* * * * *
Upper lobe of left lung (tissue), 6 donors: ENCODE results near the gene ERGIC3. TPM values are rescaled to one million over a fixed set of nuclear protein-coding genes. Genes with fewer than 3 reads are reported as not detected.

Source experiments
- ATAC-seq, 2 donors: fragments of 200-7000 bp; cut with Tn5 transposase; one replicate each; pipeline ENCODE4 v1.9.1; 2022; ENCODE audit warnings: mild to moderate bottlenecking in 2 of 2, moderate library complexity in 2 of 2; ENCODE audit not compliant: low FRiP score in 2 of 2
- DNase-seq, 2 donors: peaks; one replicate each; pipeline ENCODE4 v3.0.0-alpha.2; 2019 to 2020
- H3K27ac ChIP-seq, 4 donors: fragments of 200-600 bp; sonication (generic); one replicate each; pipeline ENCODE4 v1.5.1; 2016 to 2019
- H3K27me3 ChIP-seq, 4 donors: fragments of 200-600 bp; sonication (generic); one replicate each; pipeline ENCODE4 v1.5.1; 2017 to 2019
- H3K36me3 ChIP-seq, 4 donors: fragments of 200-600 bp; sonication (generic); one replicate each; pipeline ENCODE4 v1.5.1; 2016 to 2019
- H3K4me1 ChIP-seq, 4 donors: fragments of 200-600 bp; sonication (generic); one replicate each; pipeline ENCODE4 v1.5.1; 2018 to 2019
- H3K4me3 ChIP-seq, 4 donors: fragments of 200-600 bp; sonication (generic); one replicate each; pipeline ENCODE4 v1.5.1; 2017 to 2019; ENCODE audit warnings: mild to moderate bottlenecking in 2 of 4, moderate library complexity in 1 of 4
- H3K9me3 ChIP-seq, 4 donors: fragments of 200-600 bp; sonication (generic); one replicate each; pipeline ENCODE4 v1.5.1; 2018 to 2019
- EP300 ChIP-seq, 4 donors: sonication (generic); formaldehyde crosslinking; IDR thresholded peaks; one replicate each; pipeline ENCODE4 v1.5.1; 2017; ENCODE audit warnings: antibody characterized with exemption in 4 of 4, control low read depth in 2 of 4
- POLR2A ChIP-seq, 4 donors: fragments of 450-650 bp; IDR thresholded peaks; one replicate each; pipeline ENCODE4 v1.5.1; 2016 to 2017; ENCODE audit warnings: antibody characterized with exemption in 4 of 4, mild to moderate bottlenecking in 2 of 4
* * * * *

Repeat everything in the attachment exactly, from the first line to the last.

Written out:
Upper lobe of left lung (tissue), 6 donors: ENCODE results near the gene ERGIC3. TPM values are rescaled to one million over a fixed set of nuclear protein-coding genes. Genes with fewer than 3 reads are reported as not detected.

Source experiments
- ATAC-seq, 2 donors: fragments of 200-7000 bp; cut with Tn5 transposase; one replicate each; pipeline ENCODE4 v1.9.1; 2022; ENCODE audit warnings: mild to moderate bottlenecking in 2 of 2, moderate library complexity in 2 of 2; ENCODE audit not compliant: low FRiP score in 2 of 2
- DNase-seq, 2 donors: peaks; one replicate each; pipeline ENCODE4 v3.0.0-alpha.2; 2019 to 2020
- H3K27ac ChIP-seq, 4 donors: fragments of 200-600 bp; sonication (generic); one replicate each; pipeline ENCODE4 v1.5.1; 2016 to 2019
- H3K27me3 ChIP-seq, 4 donors: fragments of 200-600 bp; sonication (generic); one replicate each; pipeline ENCODE4 v1.5.1; 2017 to 2019
- H3K36me3 ChIP-seq, 4 donors: fragments of 200-600 bp; sonication (generic); one replicate each; pipeline ENCODE4 v1.5.1; 2016 to 2019
- H3K4me1 ChIP-seq, 4 donors: fragments of 200-600 bp; sonication (generic); one replicate each; pipeline ENCODE4 v1.5.1; 2018 to 2019
- H3K4me3 ChIP-seq, 4 donors: fragments of 200-600 bp; sonication (generic); one replicate each; pipeline ENCODE4 v1.5.1; 2017 to 2019; ENCODE audit warnings: mild to moderate bottlenecking in 2 of 4, moderate library complexity in 1 of 4
- H3K9me3 ChIP-seq, 4 donors: fragments of 200-600 bp; sonication (generic); one replicate each; pipeline ENCODE4 v1.5.1; 2018 to 2019
- EP300 ChIP-seq, 4 donors: sonication (generic); formaldehyde crosslinking; IDR thresholded peaks; one replicate each; pipeline ENCODE4 v1.5.1; 2017; ENCODE audit warnings: antibody characterized with exemption in 4 of 4, control low read depth in 2 of 4
- POLR2A ChIP-seq, 4 donors: fragments of 450-650 bp; IDR thresholded peaks; one replicate each; pipeline ENCODE4 v1.5.1; 2016 to 2017; ENCODE audit warnings: antibody characterized with exemption in 4 of 4, mild to moderate bottlenecking in 2 of 4